At last, Voyager 1 slips into interstellar space
Andrew Grant http://www.sciencenews.org/view/generic/id/353199/description/At_last_Voyager_1_slips_into_interstellar_space The Voyager 1 spacecraft has finally reached interstellar space. August 25 2012 Voyager was about 18.2 billion kilometers from the sun, or nearly 122 times as far from the sun as Earth. In 1977 The Voyager spacecraft had been launched. Originally it was only supposed to reach the outer planets gathering information and photos. But Edward stone and his team had hoped for more from the start.
The sun puts out a flood of hot, charged particles called plasma that jets out every which way. The plasma forms a bubble called the heliosphere that is tens of billions of kilometers in diameter. The amount of plasma surrounding The Voyager spacecraft had gone down recently making indicating that it had gone into interstellar space.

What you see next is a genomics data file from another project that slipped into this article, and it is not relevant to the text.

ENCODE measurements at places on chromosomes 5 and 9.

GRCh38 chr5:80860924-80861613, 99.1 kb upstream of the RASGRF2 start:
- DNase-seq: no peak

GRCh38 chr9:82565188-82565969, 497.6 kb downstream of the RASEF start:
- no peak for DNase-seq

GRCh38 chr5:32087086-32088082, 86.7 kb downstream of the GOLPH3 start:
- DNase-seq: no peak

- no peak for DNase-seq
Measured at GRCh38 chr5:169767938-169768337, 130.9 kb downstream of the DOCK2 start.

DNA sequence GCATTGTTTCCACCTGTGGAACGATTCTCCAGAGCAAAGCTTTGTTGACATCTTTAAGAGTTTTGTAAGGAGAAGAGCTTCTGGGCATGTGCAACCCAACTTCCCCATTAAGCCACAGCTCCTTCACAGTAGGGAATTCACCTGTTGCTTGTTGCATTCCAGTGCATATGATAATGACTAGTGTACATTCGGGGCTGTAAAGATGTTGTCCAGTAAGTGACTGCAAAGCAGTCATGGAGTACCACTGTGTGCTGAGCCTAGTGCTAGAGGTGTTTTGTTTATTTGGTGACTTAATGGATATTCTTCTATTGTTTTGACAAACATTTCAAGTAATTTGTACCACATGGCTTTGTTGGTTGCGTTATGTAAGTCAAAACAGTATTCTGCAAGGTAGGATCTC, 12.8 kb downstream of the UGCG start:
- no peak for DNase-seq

However, Stone and his team thought that was false. They didn’t have the information of what they thought would be the indicator that the Voyager spacecraft had passed interstellar space: a shift in the direction of the magnetic field. Solar plasma produces a special magnetic field because it all comes from the same place. Scientists thought that the magnetic field would shift in interstellar space, where particles fly about in all directions. Despite the evidence that Voyager had departed the heliosphere, the magnetic field direction remained constant making astronomers need another way to confirm it.
Both voyager spacecraft had sensors that could accurately measure plasma heat and density. But Voyager 1’s had broken somewhere by Saturn. Donald Gurnett found a way to get a good measurement anyway. Using other data, he discovered that in April 2013 a solar wave from the sun had reached Voyager’s neck of the woods and jostled electrons in the surrounding plasma. After